Shah M, Mamyrova G, Targoff IN, et al.; Childhood Myositis Heterogeneity Collaborative Study Group. The clinical phenotypes of the juvenile idiopathic inflammatory myopathies. Medicine (Baltimore). 2013 Jan;92(1):25-41.
“The juvenile idiopathic inflammatory myopathies (JIIM) are systemic autoimmune diseases characterized by skeletal muscle weakness, characteristic rashes, and other systemic features. Although juvenile dermatomyositis (JDM), the most common form of JIIM, has been well studied, the other major clinical subgroups of JIIM, including juvenile polymyositis (JPM) and juvenile myositis overlapping with another autoimmune or connective tissue disease (JCTM), have not been well characterized, and their similarity to the adult clinical subgroups is unknown. JDM was characterized by typical rashes, including Gottron papules, heliotrope rash, malar rash, periungual capillary changes, and other photosensitive and vasculopathic skin rashes. JPM was characterized by more severe weakness, higher creatine kinase levels, falling episodes, and more frequent cardiac disease. JCTM had more frequent interstitial lung disease, Raynaud phenomenon, arthralgia, and malar rash. Differences in autoantibody frequency were also evident, with anti-p155/140, anti-MJ, and anti-Mi-2 seen more frequently in patients with JDM, anti-signal recognition particle and anti-Jo-1 in JPM, and anti-U1-RNP, PM-Scl, and other myositis-associated autoantibodies more commonly present in JCTM. Mortality was highest in patients with JCTM, whereas hospitalizations and wheelchair use were highest in JPM patients. Several demographic and clinical features were shared between juvenile and adult IIM subgroups. However, JDM and JPM patients had a lower frequency of interstitial lung disease, Raynaud phenomenon, “mechanic’s hands” and carpal tunnel syndrome, and lower mortality than their adult counterparts. We conclude that juvenile myositis is a heterogeneous group of illnesses with distinct clinical subgroups, defined by varying clinical and demographic characteristics, laboratory features, and outcomes.”
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Huber AM. Idiopathic inflammatory myopathies in childhood: current concepts. Pediatr Clin North Am. 2012 Apr;59(2):365-80.
“The JIIM are rare and serious chronic illnesses. Awareness and careful clinical evaluation are necessary to recognize these illnesses and to distinguish them from other muscle problems, such as dystrophies and myopathies, and from other mimicking illnesses. Clinical features, such as proximal muscle weakness, Gottron lesions, and heliotrope rash can provide important diagnostic clues. In patients with atypical presentations, additional investigations, including muscle biopsy, are warranted. Current treatment includes high-dose corticosteroids and methotrexate, which in most patients results in good clinical outcomes, although significant morbidities are not uncommon. Given the rarity and complexity of these illnesses, it is recommended that patients with suspected JIIM are referred for multidisciplinary specialist care to maximize the likelihood of the best outcomes possible.”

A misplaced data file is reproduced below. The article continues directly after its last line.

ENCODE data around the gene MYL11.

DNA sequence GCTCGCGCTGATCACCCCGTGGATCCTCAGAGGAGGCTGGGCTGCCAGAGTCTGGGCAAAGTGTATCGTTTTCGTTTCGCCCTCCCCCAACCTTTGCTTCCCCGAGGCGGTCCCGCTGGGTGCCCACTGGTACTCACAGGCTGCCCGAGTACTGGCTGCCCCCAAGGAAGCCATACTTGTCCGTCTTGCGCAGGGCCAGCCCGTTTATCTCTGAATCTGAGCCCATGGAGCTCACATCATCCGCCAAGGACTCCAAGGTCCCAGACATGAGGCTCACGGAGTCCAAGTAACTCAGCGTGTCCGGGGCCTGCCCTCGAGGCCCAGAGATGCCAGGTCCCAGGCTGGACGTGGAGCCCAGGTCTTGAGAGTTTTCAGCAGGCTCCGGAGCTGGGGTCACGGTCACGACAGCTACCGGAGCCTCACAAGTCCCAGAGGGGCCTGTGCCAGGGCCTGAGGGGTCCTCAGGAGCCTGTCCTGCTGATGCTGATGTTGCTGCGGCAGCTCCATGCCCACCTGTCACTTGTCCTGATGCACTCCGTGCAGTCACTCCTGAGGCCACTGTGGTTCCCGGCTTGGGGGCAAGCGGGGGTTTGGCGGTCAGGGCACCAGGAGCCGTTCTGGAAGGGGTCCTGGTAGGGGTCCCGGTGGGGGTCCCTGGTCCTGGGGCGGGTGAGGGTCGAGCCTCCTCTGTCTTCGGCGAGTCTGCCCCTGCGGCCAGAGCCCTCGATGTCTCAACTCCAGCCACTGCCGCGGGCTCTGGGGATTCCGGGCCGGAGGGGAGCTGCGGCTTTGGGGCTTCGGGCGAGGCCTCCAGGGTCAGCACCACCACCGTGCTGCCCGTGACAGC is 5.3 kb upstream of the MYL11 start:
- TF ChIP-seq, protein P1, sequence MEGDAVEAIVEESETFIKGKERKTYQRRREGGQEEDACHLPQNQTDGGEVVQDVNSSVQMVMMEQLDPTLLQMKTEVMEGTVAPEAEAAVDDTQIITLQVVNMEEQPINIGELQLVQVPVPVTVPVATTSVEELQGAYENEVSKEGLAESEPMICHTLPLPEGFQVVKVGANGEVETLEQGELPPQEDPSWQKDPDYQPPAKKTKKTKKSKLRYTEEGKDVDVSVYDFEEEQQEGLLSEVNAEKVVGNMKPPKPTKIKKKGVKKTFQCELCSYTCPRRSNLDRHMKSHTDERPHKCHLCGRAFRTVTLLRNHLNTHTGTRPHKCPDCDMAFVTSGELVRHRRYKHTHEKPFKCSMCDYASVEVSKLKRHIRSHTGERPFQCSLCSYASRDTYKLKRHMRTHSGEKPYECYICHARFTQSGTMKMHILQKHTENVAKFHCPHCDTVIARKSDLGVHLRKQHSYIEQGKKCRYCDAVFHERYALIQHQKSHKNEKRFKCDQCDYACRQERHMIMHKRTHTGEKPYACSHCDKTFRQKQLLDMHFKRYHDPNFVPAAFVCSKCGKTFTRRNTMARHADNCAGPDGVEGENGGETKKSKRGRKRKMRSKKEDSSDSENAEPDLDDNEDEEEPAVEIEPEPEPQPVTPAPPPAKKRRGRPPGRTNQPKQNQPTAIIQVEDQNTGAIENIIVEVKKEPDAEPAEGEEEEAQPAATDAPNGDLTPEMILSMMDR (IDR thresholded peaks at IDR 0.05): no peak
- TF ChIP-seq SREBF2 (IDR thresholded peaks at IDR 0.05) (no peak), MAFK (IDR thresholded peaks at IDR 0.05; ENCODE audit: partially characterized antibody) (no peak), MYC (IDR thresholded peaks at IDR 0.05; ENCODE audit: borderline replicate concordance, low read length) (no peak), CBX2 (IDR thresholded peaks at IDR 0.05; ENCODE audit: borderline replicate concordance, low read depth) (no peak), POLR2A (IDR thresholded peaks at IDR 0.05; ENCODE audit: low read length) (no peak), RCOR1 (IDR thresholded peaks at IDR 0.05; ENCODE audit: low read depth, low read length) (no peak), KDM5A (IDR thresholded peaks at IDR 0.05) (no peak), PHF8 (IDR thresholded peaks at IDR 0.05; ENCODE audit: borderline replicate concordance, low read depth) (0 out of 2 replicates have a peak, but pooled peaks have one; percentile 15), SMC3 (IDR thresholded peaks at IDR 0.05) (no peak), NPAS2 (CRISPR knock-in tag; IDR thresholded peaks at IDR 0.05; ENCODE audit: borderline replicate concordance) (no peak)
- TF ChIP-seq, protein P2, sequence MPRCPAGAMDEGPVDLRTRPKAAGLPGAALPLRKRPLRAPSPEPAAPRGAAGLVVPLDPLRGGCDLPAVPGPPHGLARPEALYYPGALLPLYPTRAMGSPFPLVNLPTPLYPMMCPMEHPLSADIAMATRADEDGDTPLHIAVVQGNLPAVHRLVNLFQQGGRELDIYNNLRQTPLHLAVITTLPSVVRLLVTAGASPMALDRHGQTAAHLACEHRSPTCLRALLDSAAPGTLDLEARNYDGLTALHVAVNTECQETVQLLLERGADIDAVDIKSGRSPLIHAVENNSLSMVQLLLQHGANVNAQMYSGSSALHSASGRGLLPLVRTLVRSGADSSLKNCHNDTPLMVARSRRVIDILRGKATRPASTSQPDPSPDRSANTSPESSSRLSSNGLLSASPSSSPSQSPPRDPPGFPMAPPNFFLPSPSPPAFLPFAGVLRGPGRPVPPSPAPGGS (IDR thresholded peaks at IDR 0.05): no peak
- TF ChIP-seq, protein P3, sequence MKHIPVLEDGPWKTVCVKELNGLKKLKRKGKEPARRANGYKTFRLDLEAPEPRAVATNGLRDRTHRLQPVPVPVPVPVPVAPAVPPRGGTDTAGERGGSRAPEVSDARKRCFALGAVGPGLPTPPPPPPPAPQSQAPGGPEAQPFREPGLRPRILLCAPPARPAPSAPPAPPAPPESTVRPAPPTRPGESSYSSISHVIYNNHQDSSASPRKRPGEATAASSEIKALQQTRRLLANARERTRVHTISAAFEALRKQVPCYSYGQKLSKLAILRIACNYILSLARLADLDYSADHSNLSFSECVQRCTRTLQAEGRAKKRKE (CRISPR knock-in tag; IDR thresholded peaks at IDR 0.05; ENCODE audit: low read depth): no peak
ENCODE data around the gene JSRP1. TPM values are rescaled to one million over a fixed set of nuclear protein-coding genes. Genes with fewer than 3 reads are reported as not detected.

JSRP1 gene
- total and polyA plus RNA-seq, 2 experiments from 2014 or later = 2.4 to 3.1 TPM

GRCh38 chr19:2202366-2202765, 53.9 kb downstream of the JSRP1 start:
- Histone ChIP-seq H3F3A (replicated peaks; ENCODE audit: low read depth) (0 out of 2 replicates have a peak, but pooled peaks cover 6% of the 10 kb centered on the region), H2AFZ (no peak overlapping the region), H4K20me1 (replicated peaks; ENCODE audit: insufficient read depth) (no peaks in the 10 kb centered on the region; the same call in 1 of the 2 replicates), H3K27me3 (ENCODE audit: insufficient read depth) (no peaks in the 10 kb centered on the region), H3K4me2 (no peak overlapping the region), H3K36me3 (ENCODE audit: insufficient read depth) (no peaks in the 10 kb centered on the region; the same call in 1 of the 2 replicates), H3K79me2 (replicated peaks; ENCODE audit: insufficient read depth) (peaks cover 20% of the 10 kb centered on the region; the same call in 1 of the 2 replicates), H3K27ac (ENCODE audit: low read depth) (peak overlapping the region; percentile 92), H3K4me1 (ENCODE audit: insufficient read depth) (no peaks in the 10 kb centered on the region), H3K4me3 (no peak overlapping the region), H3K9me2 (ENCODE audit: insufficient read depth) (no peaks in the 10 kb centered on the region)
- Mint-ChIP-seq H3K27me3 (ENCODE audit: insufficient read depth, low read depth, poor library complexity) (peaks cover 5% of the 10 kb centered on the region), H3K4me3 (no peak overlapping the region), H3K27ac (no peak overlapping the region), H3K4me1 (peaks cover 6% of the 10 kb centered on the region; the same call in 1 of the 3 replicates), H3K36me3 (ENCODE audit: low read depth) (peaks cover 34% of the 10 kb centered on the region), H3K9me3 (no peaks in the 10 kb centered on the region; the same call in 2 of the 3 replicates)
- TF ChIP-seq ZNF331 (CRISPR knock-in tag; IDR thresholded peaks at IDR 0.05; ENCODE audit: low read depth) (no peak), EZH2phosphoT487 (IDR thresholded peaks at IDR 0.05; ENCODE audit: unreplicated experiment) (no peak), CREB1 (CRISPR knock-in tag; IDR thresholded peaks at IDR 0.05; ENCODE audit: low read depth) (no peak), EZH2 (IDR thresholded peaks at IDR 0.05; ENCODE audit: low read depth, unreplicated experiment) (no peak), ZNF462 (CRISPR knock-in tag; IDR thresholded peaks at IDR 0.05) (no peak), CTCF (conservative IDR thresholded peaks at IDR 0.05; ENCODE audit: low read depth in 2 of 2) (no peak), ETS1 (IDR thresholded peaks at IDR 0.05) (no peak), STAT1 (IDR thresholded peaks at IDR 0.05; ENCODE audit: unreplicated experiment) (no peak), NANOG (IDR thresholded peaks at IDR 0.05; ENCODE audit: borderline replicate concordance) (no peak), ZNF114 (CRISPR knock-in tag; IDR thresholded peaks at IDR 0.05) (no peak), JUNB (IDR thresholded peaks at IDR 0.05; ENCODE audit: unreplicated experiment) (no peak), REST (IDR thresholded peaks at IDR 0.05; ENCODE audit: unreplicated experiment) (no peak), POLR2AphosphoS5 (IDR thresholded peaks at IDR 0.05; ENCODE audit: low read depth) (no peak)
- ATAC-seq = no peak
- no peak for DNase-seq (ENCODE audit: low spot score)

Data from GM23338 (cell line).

Feldman BM, Rider LG, Reed AM, Pachman LM. Juvenile dermatomyositis and other idiopathic inflammatory myopathies of childhood. Lancet. 2008 Jun 28;371(9631):2201-12.
“Childhood idiopathic inflammatory myopathies can be divided into more homogeneous clinicopathological or serological subsets with distinctive epidemiology, and clinical, pathological, or prognostic features ( ).  Juvenile dermatomyositis is the most common subset, representing up to 85% of childhood idiopathic inflammatory myopathies. [48,53] The two other major subsets of idiopathic inflammatory myopathies are juvenile polymyositis, in which the characteristic rashes are absent, and overlap myositis—ie, polymyositis or juvenile dermatomyositis patients who also meet the criteria for another autoimmune disease. The incidence of polymyositis is much lower than that of juvenile dermatomyositis, [6,75] and the prevalence of polymyositis is 2–8% of childhood idiopathic inflammatory myopathies. [48,53] Weakness in patients with juvenile polymyositis is often both proximal and distal, and muscle atrophy is frequent. Such patients have similar degrees of dysphagia, arthritis, and contractures, as do patients with juvenile dermatomyositis. ”
Pilkington CA, Wedderburn LR. Paediatric idiopathic inflammatory muscle disease: recognition and management. Drugs. 2005;65(10):1355-65.
Criteria for diagnosing paediatric idiopathic inflammatory myopathies:
“The four criteria are:
- progressive muscle weakness that is symmetrical and affects the proximal muscles including the limb-girdle and neck flexor muscles;
- an increase in serum muscle enzymes such as creatine kinase (CK), lactate dehydrogenase (LDH), AST or aldolase;
- a muscle biopsy consistent with myositis (perifascicular atrophy, perivascular inflammatory infiltrates, internal myonuclei and necrosis of muscle fibres);
- an electromyogram (EMG) showing myopathy and denervation
These criteria are also used for polymyositis. This is defined as dermatomyositis without a rash, and it is extremely rare in childhood. It is seen more commonly in adult patients, and has different features on muscle biopsy, with inflammatory infiltrates, in particular of CD8+ T cells, being widespread within the muscle.”
More PubMed results for JPM.